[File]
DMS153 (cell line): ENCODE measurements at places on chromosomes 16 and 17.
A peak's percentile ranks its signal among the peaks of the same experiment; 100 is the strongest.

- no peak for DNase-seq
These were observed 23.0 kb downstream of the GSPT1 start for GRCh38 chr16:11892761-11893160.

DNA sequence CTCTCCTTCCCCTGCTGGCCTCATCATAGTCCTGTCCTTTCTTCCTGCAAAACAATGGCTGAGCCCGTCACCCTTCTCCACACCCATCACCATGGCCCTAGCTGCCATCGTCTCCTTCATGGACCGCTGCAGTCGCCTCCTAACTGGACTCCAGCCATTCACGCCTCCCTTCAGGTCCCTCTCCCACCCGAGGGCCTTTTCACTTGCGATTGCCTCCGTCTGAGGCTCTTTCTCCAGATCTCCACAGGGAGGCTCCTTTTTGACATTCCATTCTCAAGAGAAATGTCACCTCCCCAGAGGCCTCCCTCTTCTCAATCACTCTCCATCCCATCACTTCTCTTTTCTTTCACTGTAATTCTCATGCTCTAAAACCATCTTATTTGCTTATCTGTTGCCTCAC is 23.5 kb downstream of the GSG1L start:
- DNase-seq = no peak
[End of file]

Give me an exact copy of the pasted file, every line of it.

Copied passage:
DMS153 (cell line): ENCODE measurements at places on chromosomes 16 and 17.
A peak's percentile ranks its signal among the peaks of the same experiment; 100 is the strongest.

- no peak for DNase-seq
These were observed 23.0 kb downstream of the GSPT1 start for GRCh38 chr16:11892761-11893160.

DNA sequence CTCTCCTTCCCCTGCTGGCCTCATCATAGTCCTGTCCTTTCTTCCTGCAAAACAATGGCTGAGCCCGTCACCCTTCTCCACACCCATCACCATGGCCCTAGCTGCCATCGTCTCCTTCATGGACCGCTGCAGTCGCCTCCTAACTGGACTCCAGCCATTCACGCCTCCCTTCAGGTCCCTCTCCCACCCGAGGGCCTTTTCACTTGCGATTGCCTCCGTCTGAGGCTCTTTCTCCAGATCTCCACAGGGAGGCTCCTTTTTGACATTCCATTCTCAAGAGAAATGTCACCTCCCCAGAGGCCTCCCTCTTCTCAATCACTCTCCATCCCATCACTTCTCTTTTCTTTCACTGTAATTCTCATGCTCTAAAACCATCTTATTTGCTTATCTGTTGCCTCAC is 23.5 kb downstream of the GSG1L start:
- DNase-seq = no peak